newcomer’s jeep; the problem was solved with a small annual payment. A neighbour at another conversion property had a problem with building slabs being placed close to his chestnut tree.
“We had to have that case adjudicated in the village hall… it was urban meets rural, foreigner meets Chinese,” recalls Spear. “We eventually got a settlement that was fair. I originally thought it was just ripping people off, but these people are stewards of the trees. When you live out here you can see the other side of the story. People here are suspicious of city folk, as they come out and steal fruit from the orchard, it’s a lack of respect. I have seen people come out and bang on doors and demand that the peasants cook them lunch.”
The fruit-tree episodes took place in a small village, but similar scenarios are repeated daily, on a larger scale, in the big cities. Every visitor will, at some stage, encounter the phrase “this is the Chinese way” a homily that invariably involves trying to bodyswerve, or ignore, international protocols. The Chinese way tends to be a route that loads the dice firmly against investors from outside; it most certainly does not involve Western-style rule of law, as China, for all its superficial modernity, is, indisputably, a oneparty state.
But as China the nation opens up, it finds itself increasingly having to adopt and accept outside influences and methods. Longterm China resident Dominic Johnson-Hill is an individual who manages to move fluidly between expatriate and Chinese societies, celebrating cultural similarities, rather than differences.
Johnson-Hill has even managed to find a commercial market for irony – not a commodity much evident in China at large – with his business, Plastered, which depicts Beijing icons, everyday consumables and memorabilia on colourful T-shirts. The founder of Plastered is a regular on Chinese television talkshows and The Apprentice- style reality programmes and has a store in the popular Nanluoguxiang hutong, which has seen a visit from rock god Jimmy Page, the Led Zeppelin guitarist.
“I’m fortunate enough to be in the creative market, which is really untapped,” says Johnson-Hill, a father of four who originally came to China as a backpacker .“We generate artwork for graphic T-shirts, and the more creative and bonkers we get the more we sell. In this very pragmatic society they love bonkers and they love creativity, so that’s what we try our best to deliver – it took a while to work it out, and it’s working. If we tried to compete in a numbers game, we’d be toast.”
Entrepreneur Campbell Thompson, who also boasts nearly two decades of experience in China, is equally bullish on the opportunities presented by the nation’s weakness in the creative industries. Savvy players can, he says, exploit areas such as new media and entertainment, as long as they are aware of the potential pitfalls.
“Anything involving culture is a double-edged sword,” says the Australian who runs the Wine Republic, which focuses on importing wine from family-owned vineyards. “On the one hand there are tremendous opportunities, but it can be a very sensitive area.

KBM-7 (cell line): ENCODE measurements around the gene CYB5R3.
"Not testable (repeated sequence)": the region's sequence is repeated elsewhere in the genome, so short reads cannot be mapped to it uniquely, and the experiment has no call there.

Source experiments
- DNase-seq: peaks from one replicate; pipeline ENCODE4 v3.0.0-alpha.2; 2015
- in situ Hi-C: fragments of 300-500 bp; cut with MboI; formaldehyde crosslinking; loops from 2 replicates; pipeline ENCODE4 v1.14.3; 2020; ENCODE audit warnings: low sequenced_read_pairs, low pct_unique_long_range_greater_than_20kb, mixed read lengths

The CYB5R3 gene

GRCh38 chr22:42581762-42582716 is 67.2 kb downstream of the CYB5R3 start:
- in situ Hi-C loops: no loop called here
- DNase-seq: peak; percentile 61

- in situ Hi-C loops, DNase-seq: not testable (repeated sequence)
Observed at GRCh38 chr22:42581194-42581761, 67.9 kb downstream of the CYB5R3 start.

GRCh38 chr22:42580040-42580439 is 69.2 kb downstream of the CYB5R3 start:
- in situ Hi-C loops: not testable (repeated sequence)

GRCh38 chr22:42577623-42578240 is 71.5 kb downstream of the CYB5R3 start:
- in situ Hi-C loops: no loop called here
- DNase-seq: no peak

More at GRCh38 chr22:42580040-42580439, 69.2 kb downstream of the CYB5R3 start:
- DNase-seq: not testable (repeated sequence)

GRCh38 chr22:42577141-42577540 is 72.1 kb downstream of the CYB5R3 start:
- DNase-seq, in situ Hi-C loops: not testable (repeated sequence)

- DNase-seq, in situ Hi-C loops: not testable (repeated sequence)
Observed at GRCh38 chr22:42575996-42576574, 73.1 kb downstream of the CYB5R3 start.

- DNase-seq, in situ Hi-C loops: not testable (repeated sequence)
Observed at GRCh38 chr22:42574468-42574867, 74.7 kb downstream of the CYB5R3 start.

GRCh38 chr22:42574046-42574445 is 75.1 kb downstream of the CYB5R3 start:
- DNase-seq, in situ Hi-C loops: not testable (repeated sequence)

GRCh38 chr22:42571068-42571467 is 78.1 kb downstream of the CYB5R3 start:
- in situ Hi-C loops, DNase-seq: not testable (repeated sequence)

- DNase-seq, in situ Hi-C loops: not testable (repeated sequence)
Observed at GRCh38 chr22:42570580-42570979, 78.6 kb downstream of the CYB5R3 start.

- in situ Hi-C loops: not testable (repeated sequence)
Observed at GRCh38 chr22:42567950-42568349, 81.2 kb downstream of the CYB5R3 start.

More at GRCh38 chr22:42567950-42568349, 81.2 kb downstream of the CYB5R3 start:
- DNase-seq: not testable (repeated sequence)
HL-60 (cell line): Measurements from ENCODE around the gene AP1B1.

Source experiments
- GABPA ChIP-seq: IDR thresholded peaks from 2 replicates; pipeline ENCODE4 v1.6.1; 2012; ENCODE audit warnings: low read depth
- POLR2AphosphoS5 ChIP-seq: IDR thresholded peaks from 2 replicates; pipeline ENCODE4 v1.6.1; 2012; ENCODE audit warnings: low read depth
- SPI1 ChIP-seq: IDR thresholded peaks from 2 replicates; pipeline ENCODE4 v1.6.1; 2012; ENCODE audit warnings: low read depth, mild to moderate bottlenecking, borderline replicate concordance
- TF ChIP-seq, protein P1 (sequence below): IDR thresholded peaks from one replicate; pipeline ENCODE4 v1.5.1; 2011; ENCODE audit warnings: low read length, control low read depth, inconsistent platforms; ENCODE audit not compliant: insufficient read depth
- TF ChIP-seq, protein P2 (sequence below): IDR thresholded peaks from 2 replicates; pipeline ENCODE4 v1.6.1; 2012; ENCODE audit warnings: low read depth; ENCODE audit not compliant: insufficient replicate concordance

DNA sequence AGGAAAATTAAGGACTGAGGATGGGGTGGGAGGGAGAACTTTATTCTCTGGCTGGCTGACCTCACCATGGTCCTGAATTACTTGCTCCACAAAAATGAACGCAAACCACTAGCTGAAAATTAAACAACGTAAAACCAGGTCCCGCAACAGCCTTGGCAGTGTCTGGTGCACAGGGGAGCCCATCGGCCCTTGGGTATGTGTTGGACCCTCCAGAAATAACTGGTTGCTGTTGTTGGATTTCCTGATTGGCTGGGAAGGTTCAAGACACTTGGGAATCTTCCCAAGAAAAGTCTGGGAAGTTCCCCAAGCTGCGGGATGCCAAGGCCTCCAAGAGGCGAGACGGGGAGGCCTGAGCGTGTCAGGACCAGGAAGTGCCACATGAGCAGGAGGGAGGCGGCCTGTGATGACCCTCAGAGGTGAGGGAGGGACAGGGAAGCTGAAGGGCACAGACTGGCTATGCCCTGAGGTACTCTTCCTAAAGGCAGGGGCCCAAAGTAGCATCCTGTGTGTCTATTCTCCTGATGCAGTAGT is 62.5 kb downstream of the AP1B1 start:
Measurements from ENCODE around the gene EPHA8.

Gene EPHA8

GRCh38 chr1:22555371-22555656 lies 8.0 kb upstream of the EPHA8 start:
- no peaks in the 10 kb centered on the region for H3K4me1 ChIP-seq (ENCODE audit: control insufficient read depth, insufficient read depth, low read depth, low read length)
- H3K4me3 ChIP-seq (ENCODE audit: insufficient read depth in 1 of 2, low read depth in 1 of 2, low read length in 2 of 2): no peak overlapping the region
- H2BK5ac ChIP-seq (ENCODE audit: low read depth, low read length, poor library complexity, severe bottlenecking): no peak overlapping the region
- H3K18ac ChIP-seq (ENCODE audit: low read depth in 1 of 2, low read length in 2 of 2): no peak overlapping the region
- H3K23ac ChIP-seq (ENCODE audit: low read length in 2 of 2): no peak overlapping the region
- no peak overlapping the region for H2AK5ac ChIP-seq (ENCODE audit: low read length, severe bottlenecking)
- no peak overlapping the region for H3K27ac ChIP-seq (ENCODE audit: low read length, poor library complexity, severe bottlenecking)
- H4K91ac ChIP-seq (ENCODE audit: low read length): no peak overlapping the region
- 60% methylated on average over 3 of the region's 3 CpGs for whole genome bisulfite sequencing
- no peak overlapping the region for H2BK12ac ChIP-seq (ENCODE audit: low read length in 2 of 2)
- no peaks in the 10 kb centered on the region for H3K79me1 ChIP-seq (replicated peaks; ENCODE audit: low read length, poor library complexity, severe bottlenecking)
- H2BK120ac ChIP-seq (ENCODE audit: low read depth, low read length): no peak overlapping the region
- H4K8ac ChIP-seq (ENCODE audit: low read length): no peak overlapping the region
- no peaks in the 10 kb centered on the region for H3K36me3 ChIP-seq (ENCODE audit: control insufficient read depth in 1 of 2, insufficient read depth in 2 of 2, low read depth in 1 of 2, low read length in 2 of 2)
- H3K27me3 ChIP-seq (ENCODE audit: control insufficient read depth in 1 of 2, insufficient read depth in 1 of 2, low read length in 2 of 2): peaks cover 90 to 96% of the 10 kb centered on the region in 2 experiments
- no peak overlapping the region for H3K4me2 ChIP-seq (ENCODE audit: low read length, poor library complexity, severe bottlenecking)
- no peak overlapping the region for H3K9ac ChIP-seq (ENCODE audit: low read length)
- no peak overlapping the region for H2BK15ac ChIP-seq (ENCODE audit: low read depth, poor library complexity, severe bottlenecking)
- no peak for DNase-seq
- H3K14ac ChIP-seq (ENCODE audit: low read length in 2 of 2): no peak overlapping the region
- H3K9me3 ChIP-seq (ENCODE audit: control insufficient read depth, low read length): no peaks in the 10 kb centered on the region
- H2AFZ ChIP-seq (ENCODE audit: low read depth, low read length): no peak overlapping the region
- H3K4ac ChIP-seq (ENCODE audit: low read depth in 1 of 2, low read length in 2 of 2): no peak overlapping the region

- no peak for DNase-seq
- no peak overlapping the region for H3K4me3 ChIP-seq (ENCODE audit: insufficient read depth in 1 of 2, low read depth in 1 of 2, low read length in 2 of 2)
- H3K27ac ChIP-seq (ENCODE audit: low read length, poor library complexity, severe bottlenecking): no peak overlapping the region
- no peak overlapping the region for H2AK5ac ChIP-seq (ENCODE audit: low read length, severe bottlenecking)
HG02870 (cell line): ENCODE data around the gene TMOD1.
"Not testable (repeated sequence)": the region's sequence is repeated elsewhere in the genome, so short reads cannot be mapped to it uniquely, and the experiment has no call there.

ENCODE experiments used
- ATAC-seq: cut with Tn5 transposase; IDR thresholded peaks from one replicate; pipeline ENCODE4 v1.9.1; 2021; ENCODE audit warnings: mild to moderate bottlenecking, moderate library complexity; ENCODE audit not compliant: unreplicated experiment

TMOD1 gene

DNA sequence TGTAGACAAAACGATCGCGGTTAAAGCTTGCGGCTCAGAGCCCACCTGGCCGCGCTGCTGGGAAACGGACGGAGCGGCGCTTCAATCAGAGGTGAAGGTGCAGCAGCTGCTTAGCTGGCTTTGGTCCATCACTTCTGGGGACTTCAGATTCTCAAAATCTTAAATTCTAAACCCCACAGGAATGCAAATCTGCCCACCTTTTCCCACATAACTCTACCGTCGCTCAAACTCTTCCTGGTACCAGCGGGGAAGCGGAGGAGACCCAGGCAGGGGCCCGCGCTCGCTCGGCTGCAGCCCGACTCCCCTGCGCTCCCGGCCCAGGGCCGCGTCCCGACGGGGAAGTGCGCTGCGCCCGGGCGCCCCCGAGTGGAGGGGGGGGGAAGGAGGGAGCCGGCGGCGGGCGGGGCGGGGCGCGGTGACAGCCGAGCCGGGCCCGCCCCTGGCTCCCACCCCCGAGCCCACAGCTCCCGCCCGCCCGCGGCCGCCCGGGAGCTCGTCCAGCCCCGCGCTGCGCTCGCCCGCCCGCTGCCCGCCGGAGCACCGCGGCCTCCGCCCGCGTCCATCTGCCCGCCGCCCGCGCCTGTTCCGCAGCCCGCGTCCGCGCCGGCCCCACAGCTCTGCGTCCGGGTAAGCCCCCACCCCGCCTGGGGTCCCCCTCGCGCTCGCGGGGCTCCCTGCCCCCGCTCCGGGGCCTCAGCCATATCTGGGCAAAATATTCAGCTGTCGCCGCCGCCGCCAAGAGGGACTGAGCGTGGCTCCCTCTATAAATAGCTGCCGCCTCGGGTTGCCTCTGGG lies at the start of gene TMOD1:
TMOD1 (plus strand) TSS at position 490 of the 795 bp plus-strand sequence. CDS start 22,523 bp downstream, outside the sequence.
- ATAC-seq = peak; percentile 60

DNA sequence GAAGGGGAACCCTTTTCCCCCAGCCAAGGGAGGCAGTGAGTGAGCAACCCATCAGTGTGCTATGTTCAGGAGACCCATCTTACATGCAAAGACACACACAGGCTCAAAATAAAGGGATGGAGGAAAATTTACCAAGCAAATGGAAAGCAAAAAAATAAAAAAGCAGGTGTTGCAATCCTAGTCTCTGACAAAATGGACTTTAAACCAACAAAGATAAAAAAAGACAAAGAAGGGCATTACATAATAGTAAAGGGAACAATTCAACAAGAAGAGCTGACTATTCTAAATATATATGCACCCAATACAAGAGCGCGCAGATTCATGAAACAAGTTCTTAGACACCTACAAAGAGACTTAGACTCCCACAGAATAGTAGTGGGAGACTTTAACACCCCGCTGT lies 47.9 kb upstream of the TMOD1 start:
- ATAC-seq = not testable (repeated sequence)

“I would advise people to take time, do some good research, don’t just rush in. The days are gone when China was seen as the El Dorado where nobody could wait and projects were rushed so you could get to market quickly.”
FINDING A NICHE
Former journalist Sarah Keenlyside developed her business along those lines, growing slowly and aiming for a niche market, in her case highend travellers looking for personally escorted tours. In the past year, clients have included Hollywood A-listers Johnny Depp, Matt Damon and Jennifer Connelly, and singer Katy Perry.
Corporate clients also appreciate Keenlyside’s deep knowledge of Beijing and Shanghai, information that enables the Bespoke Travel Company to put together itineraries that focus on art, history or food, featuring local personalities, little-known venues and Englishspeaking guides. There is also likely to be humour and quirkiness, elements guaranteed not to be found on any state-organised tour.
But, as Keenlyside and others can testify, it is rarely a breeze doing business in China. The regular moving of goalposts, and general opacity, are two of the prime inhibitors. “No matter what your industry, almost no one escapes the woolly changes to legislation – or the hardline ones!” she says. “Sudden closures, shutdowns, changes in public opinion, or the knock-on effect of any number of factors. One thing I do know is that no matter the issue, it can happen with lightning speed, rendering much that you’ve been working on or planning towards irrelevant in a heartbeat.
“Aside from that, cultural differences can be vast. In fact, time and time again I see newcomers being naive about just how different China is – repeatedly willing their own norms and ways of doing things onto the local population because ‘surely that’s just the common sense/ fair/ the most obvious way of operating, right?’ Everything you think you know is wrong – I can’t put it more simply than that. If you have the patience and fortitude to deal with the fact that China is not the West, though, you may just crack it and learn to be more open-minded in the process. Oh, and I’m still working on that: it takes a conscious daily effort.”
No matter what your industry, almost no one escapes the woolly changes to legislation – or the hardline ones